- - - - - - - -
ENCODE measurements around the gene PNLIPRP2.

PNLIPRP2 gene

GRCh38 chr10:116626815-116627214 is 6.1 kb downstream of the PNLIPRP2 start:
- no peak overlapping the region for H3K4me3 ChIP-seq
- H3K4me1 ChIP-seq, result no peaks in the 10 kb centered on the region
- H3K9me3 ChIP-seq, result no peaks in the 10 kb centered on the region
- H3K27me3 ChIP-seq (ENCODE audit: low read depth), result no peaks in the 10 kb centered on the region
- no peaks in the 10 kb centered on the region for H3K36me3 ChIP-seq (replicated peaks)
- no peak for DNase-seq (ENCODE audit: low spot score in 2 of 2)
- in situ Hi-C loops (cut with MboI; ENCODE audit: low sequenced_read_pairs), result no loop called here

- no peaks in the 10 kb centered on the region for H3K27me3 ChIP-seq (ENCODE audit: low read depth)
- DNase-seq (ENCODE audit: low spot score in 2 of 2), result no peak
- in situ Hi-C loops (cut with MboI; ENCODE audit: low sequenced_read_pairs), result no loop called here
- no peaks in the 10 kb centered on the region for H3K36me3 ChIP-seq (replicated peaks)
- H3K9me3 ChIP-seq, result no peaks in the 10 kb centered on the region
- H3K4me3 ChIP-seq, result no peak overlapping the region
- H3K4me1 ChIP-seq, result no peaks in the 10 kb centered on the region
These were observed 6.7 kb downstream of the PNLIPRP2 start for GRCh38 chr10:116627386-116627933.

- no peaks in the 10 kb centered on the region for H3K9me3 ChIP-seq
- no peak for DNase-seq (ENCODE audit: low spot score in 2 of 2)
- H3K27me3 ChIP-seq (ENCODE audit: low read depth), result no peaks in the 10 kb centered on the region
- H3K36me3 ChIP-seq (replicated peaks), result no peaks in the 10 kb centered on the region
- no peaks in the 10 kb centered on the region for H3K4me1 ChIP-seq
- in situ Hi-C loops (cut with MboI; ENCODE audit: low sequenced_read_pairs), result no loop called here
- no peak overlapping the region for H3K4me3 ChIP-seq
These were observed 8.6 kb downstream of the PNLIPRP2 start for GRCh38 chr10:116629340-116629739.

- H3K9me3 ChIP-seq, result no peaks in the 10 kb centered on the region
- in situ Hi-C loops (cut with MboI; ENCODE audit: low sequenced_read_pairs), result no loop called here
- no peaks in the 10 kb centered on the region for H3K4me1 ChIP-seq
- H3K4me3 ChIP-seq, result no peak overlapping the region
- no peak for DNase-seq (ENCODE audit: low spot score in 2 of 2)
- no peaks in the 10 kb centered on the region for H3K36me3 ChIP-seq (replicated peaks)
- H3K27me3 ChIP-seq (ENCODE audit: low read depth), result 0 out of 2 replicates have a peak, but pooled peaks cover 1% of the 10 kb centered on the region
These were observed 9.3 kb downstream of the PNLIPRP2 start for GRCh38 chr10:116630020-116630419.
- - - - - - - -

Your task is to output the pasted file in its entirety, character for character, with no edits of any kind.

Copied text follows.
ENCODE measurements around the gene PNLIPRP2.

PNLIPRP2 gene

GRCh38 chr10:116626815-116627214 is 6.1 kb downstream of the PNLIPRP2 start:
- no peak overlapping the region for H3K4me3 ChIP-seq
- H3K4me1 ChIP-seq, result no peaks in the 10 kb centered on the region
- H3K9me3 ChIP-seq, result no peaks in the 10 kb centered on the region
- H3K27me3 ChIP-seq (ENCODE audit: low read depth), result no peaks in the 10 kb centered on the region
- no peaks in the 10 kb centered on the region for H3K36me3 ChIP-seq (replicated peaks)
- no peak for DNase-seq (ENCODE audit: low spot score in 2 of 2)
- in situ Hi-C loops (cut with MboI; ENCODE audit: low sequenced_read_pairs), result no loop called here

- no peaks in the 10 kb centered on the region for H3K27me3 ChIP-seq (ENCODE audit: low read depth)
- DNase-seq (ENCODE audit: low spot score in 2 of 2), result no peak
- in situ Hi-C loops (cut with MboI; ENCODE audit: low sequenced_read_pairs), result no loop called here
- no peaks in the 10 kb centered on the region for H3K36me3 ChIP-seq (replicated peaks)
- H3K9me3 ChIP-seq, result no peaks in the 10 kb centered on the region
- H3K4me3 ChIP-seq, result no peak overlapping the region
- H3K4me1 ChIP-seq, result no peaks in the 10 kb centered on the region
These were observed 6.7 kb downstream of the PNLIPRP2 start for GRCh38 chr10:116627386-116627933.

- no peaks in the 10 kb centered on the region for H3K9me3 ChIP-seq
- no peak for DNase-seq (ENCODE audit: low spot score in 2 of 2)
- H3K27me3 ChIP-seq (ENCODE audit: low read depth), result no peaks in the 10 kb centered on the region
- H3K36me3 ChIP-seq (replicated peaks), result no peaks in the 10 kb centered on the region
- no peaks in the 10 kb centered on the region for H3K4me1 ChIP-seq
- in situ Hi-C loops (cut with MboI; ENCODE audit: low sequenced_read_pairs), result no loop called here
- no peak overlapping the region for H3K4me3 ChIP-seq
These were observed 8.6 kb downstream of the PNLIPRP2 start for GRCh38 chr10:116629340-116629739.

- H3K9me3 ChIP-seq, result no peaks in the 10 kb centered on the region
- in situ Hi-C loops (cut with MboI; ENCODE audit: low sequenced_read_pairs), result no loop called here
- no peaks in the 10 kb centered on the region for H3K4me1 ChIP-seq
- H3K4me3 ChIP-seq, result no peak overlapping the region
- no peak for DNase-seq (ENCODE audit: low spot score in 2 of 2)
- no peaks in the 10 kb centered on the region for H3K36me3 ChIP-seq (replicated peaks)
- H3K27me3 ChIP-seq (ENCODE audit: low read depth), result 0 out of 2 replicates have a peak, but pooled peaks cover 1% of the 10 kb centered on the region
These were observed 9.3 kb downstream of the PNLIPRP2 start for GRCh38 chr10:116630020-116630419.